Thursday, April 9, 2015

Updated Maxipull Workout

The Red River Gorge is filled with deep, open hand holds.  Some are jugs, some are flat, and some are heinously sloping.  All of them require you to engage all four fingers along their entire length.  Oftentimes matching on deep, open hand holds is the only rest that you get.    

How can you best train for these types of holds?   

Simple design:  My first version of the max-pull board is made from a threaded connection piece of 6 inch (interior measurement, 7 inch exterior) PVC pipe.   I sanded off the ridges on the outside, cut it in half and screwed wooden feet onto the corners.   The hold surface is covered in skateboarding grip tape which overlaps the top edge of the pipe and is pinned between the wall and the top wooden feet.  This design simplifies others I have seen in the past and it is cheap to build.  Note:  you can see a band of white duct tape along the top inch of the pipe which keeps your grip lower on the pipe, making the grip more challenging and keeping an ergonomic wrist position.

Second design:  The second design uses 4 inch exterior pvc, and it allows a much deeper grip because it is mounted with almost the entire cylinder exposed.  This is better for longer duration hangs, beginners and for working endurance.  

Open hand training.  The 7 inch half cylinder produces a deep, full hand sloper for training open hand strength and endurance.  The 4 inch cylinder produces a comfy open hand hold that ranges from juggy to slopey, depending on how deep you grip it. Both of these grips have a couple of great benefits.  First, they engage the muscles used when hanging from large open hand holds.  This is very helpful at the Red and the New, but also for bouldering on open hand sandstone slopers.  Second, the depth and large surface area seems to fully engage all 4 fingers in open hand grips (unlike shallower sloping holds which neglect the pinky).  Third, you can adjust the intensity by placing your hands lower or higher on the hold.  And finally, depending on what you want to train you can use each grip for strength (by adding weight) or for endurance, by going for a series of longer  hangs.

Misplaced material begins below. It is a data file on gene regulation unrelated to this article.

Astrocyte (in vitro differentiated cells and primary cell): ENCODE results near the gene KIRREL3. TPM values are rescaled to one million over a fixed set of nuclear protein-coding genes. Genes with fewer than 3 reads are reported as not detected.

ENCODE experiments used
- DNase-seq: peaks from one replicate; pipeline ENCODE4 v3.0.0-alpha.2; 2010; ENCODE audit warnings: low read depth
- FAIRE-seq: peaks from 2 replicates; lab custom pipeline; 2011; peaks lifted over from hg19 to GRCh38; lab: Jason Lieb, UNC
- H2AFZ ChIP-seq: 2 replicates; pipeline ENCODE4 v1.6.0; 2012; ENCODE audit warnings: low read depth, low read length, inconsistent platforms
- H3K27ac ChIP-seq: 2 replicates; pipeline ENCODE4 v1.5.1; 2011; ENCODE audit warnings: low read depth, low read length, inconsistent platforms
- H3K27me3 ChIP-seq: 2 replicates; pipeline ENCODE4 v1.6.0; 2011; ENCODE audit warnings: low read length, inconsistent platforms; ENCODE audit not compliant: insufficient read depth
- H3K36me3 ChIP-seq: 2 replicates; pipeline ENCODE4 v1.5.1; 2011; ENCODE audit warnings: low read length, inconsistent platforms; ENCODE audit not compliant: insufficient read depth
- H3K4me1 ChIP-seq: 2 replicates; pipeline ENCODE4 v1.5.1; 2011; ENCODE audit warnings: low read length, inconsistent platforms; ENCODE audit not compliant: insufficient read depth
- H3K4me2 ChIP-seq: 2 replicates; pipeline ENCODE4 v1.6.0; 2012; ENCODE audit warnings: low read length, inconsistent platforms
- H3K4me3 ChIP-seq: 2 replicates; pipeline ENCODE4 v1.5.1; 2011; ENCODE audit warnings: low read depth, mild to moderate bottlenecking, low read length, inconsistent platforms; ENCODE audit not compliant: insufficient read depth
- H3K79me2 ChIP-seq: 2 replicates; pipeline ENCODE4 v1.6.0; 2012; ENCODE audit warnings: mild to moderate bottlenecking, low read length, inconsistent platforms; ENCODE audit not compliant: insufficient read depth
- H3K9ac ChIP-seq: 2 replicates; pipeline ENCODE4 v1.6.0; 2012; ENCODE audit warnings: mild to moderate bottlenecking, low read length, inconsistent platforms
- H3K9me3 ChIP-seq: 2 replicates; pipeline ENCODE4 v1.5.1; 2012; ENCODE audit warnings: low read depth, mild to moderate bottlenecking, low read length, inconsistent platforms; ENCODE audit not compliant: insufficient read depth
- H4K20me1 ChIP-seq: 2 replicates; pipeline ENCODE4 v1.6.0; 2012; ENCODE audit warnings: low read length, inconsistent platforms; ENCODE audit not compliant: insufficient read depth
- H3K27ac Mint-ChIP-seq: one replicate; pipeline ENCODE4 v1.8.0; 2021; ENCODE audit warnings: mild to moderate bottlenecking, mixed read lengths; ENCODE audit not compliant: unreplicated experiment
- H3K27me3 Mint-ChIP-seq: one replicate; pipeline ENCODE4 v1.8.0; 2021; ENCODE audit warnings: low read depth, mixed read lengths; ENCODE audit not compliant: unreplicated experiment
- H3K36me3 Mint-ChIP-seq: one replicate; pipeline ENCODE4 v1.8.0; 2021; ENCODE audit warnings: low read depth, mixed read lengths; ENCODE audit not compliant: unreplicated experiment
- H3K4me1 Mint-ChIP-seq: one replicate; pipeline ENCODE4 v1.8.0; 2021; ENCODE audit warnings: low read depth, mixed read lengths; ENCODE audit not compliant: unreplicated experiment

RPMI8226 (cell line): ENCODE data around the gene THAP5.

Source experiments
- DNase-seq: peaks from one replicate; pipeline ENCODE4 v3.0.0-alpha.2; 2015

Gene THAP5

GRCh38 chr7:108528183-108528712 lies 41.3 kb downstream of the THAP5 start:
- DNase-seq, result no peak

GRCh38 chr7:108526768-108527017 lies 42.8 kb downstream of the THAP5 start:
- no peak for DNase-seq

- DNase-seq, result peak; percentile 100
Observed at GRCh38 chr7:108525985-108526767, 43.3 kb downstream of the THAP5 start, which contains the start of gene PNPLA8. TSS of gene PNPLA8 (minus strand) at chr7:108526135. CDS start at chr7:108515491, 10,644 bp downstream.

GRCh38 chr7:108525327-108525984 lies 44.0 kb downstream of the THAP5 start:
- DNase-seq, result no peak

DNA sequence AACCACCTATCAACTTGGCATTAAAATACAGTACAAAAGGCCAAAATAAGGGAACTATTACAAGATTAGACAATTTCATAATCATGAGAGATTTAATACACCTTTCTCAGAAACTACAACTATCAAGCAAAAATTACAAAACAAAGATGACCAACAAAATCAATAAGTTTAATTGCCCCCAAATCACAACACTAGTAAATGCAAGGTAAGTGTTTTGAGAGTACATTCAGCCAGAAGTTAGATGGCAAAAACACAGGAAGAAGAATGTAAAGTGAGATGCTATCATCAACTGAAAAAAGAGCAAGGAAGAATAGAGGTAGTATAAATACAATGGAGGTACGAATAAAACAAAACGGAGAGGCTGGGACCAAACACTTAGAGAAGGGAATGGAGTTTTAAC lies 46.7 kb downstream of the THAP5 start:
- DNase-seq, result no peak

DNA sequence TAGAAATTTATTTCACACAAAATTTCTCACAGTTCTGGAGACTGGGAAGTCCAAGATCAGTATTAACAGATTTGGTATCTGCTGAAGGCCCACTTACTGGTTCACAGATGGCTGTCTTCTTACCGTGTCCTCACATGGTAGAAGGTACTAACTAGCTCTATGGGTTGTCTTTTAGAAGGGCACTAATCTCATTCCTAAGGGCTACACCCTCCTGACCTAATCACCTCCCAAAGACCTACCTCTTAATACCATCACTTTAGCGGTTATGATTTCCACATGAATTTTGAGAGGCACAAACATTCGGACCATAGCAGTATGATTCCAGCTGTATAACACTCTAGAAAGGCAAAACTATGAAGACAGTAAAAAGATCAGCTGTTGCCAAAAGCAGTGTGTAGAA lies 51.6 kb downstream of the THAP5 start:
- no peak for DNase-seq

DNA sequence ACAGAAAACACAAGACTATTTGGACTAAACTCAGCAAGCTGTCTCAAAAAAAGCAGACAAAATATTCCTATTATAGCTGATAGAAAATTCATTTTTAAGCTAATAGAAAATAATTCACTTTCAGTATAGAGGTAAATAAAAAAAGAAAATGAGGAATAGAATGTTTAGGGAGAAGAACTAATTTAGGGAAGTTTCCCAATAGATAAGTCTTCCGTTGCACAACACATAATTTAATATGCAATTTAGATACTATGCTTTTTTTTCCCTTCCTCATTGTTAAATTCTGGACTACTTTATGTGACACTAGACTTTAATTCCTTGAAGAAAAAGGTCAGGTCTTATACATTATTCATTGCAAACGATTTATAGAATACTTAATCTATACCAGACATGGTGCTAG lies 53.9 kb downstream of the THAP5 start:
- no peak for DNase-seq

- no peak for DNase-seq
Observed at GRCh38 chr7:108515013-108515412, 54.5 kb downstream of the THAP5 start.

Note:  I also have the RPTC hangboard, which is great for edges, pockets and pinches.  However, I feel as though these "Max Pull" designs engage the forearms in ways that are more specific to both open hand slopers (like at HP 40) and in preparation for open hand endurance fests, like those on the steeper, longer routes at the RRG.  

 The particular forearm muscle that engage while gripping are determined by the angles of the wrist and finger joints.  The 7 inch max pull angle keeps your joints nearly straight.  This inspires strengthening in the muscles that let you hold low angle slopers and seems to carryover to general levels of openhand strength and endurance.

The 4 inch pipe allows you to grip with the meat of your hand (hanging partly from the callouses at the base of the fingers), as one does on large jugs.  However, because the hold is slopey, this grip eventually tires too.


  1. Short duration repeat hangs.  You can use it like other hangboard grips for training strength, either through short duration timed repeat hangs (10 seconds on, 5 seconds off), max weight hangs (by adding weight or by adjusting lower on the grip).
    1. I plan to add pulleys for removing weight and some bumps along the grip to consistently identify starting positions that are lower on the grip.
    2. If I move down just 2-3 cm this grip gets much, much harder to hold.  I really have to bear down on it.
    3. Technical insight on hard slopers-   bear down hard from the start to prevent or delay the slide and loss of position on the hold.  This seems to be the opposite from intuitions that I gathered from hanging more positive holds.  
    4. Recent pair of sets:
      1. 15/10 duty cycle X 6 reps.  5X, nth= 8seconds